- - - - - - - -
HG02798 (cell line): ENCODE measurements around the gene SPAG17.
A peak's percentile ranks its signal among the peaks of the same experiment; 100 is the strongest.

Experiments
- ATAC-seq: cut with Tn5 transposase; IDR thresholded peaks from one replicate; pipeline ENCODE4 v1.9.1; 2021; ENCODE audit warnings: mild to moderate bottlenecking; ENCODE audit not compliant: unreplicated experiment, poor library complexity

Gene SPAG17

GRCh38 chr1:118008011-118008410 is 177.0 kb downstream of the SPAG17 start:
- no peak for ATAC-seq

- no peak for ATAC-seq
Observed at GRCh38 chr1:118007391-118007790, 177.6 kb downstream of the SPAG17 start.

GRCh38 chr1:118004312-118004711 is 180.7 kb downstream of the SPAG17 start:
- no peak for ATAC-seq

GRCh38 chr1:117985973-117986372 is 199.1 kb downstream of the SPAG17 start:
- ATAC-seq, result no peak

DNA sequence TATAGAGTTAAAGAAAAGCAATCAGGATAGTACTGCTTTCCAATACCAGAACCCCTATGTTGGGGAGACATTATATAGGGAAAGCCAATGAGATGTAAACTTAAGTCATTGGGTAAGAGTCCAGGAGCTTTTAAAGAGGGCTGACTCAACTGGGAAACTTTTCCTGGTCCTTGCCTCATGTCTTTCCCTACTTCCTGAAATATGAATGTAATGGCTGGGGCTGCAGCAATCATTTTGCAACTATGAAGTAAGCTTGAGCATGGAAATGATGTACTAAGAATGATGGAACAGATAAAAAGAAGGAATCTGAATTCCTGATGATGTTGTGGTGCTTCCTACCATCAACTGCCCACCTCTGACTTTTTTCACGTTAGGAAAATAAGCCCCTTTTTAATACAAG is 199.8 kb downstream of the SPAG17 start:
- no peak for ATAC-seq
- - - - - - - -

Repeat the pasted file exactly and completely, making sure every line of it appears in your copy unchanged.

HG02798 (cell line): ENCODE measurements around the gene SPAG17.
A peak's percentile ranks its signal among the peaks of the same experiment; 100 is the strongest.

Experiments
- ATAC-seq: cut with Tn5 transposase; IDR thresholded peaks from one replicate; pipeline ENCODE4 v1.9.1; 2021; ENCODE audit warnings: mild to moderate bottlenecking; ENCODE audit not compliant: unreplicated experiment, poor library complexity

Gene SPAG17

GRCh38 chr1:118008011-118008410 is 177.0 kb downstream of the SPAG17 start:
- no peak for ATAC-seq

- no peak for ATAC-seq
Observed at GRCh38 chr1:118007391-118007790, 177.6 kb downstream of the SPAG17 start.

GRCh38 chr1:118004312-118004711 is 180.7 kb downstream of the SPAG17 start:
- no peak for ATAC-seq

GRCh38 chr1:117985973-117986372 is 199.1 kb downstream of the SPAG17 start:
- ATAC-seq, result no peak

DNA sequence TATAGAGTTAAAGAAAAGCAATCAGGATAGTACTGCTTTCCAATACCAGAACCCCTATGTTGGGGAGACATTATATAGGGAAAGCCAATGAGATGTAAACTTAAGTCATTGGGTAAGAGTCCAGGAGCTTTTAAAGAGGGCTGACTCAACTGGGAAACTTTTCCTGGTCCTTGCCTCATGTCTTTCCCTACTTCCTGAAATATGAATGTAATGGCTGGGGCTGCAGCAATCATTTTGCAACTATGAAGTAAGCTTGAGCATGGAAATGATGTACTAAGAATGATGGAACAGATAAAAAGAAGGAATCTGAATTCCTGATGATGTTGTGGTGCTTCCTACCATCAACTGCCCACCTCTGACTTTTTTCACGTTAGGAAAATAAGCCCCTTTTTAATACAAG is 199.8 kb downstream of the SPAG17 start:
- no peak for ATAC-seq